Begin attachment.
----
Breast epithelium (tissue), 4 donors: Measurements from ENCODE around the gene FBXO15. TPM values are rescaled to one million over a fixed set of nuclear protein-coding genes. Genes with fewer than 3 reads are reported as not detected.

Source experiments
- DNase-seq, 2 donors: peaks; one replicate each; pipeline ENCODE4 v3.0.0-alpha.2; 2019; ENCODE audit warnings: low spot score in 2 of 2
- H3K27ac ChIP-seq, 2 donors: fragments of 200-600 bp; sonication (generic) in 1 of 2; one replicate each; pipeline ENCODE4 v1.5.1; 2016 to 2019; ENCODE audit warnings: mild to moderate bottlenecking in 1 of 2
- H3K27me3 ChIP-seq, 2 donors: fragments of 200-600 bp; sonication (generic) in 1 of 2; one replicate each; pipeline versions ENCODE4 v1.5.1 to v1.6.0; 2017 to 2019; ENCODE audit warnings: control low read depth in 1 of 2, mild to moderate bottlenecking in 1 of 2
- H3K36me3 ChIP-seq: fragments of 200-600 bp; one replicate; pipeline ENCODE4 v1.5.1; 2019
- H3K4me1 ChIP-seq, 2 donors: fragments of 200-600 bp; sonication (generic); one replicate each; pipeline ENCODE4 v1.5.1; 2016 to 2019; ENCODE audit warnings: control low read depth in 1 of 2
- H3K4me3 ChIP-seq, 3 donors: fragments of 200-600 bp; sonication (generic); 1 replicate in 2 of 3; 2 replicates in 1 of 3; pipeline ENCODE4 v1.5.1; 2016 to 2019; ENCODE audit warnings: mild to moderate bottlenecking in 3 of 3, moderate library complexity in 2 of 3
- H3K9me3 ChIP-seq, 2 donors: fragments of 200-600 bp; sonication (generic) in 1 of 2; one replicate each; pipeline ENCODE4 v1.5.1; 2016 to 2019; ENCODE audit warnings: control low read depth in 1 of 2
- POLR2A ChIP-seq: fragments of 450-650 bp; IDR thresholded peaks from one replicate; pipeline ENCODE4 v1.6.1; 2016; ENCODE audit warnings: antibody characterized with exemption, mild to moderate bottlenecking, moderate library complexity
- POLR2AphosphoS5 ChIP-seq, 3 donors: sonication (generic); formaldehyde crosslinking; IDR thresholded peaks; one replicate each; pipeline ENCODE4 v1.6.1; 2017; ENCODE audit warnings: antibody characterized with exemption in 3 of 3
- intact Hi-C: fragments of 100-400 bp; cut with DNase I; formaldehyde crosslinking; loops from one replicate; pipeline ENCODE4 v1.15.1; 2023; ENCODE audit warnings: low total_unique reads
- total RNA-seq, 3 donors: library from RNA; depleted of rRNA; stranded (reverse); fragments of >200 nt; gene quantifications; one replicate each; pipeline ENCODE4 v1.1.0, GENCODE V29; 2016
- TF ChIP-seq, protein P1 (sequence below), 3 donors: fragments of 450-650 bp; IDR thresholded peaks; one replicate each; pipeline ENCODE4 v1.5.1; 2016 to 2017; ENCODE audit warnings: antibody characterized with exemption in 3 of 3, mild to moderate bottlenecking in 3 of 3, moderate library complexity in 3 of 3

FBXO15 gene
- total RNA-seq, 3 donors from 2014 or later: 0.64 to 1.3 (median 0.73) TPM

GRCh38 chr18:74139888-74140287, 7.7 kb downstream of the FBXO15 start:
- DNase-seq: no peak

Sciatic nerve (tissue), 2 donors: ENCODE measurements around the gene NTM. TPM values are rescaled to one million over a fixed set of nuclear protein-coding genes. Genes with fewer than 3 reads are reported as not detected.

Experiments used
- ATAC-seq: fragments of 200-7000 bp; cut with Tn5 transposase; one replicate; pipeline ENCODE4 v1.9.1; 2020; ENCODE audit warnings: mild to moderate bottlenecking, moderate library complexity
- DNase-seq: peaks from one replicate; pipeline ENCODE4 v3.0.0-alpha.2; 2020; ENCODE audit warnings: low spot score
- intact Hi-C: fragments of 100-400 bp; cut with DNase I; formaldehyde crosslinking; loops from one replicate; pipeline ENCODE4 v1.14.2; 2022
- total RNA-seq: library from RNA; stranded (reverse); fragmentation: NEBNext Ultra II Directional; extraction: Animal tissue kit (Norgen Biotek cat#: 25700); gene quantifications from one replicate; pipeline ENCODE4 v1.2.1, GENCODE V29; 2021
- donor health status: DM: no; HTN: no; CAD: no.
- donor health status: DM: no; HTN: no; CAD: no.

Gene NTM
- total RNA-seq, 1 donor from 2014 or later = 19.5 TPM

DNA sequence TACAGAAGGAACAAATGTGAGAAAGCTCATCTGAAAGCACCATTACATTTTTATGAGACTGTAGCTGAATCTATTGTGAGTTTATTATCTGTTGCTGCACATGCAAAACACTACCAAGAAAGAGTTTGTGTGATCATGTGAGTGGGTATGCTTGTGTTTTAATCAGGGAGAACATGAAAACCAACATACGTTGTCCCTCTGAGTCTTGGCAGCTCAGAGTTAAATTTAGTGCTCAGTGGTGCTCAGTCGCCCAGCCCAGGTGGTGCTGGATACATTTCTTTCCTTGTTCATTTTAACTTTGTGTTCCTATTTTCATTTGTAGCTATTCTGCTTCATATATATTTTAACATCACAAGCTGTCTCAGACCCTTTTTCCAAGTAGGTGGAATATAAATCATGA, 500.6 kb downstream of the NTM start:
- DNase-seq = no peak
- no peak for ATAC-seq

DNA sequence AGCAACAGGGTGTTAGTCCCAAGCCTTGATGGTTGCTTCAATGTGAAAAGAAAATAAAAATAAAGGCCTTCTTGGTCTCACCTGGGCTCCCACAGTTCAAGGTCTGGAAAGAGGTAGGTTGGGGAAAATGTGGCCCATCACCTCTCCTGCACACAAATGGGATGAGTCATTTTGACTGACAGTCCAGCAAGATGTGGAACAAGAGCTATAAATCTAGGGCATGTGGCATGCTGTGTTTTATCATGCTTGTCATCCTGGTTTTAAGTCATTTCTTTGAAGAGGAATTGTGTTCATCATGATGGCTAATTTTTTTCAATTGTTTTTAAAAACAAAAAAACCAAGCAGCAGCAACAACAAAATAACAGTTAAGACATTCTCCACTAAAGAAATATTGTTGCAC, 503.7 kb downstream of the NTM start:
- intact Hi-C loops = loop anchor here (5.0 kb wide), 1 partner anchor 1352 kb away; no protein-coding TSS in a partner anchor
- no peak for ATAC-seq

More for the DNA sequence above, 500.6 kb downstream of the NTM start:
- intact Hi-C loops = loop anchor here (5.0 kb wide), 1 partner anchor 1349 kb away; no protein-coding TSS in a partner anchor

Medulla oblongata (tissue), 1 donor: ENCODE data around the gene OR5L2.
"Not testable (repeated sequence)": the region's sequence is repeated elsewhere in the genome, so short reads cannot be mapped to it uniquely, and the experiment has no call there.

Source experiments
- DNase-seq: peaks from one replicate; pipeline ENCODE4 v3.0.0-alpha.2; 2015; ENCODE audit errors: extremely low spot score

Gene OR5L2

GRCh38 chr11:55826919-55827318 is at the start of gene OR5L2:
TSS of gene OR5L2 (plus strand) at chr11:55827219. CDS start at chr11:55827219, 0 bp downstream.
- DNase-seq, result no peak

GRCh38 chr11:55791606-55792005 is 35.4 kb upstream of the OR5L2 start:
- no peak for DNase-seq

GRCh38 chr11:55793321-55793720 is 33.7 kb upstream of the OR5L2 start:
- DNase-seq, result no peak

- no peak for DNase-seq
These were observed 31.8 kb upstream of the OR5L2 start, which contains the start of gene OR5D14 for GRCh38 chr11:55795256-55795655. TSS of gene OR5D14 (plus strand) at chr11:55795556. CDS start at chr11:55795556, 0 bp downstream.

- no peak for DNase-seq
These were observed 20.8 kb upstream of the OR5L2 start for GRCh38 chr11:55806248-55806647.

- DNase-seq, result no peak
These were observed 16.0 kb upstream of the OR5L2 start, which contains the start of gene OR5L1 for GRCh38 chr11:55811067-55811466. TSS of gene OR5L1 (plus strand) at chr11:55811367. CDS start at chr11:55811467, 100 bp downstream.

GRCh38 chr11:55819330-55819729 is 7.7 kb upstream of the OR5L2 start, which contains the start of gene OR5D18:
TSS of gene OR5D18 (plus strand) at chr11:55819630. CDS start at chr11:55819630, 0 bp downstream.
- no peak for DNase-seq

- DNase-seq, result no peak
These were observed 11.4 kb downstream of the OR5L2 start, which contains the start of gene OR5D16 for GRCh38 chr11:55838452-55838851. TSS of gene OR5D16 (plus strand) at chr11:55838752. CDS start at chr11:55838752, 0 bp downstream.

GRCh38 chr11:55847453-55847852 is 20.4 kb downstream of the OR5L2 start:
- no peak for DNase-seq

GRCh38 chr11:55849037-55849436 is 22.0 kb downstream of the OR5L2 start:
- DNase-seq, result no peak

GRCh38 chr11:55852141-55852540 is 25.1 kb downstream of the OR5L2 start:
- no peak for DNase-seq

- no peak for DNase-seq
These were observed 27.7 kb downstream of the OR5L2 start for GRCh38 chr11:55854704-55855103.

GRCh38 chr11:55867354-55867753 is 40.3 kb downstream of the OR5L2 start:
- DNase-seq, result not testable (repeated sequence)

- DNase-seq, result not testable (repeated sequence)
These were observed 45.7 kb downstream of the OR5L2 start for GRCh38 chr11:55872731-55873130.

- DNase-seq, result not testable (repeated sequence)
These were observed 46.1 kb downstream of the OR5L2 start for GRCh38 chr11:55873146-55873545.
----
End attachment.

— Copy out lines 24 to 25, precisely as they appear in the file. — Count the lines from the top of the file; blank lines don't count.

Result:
- total RNA-seq: library from RNA; stranded (reverse); fragmentation: NEBNext Ultra II Directional; extraction: Animal tissue kit (Norgen Biotek cat#: 25700); gene quantifications from one replicate; pipeline ENCODE4 v1.2.1, GENCODE V29; 2021
- donor health status: DM: no; HTN: no; CAD: no.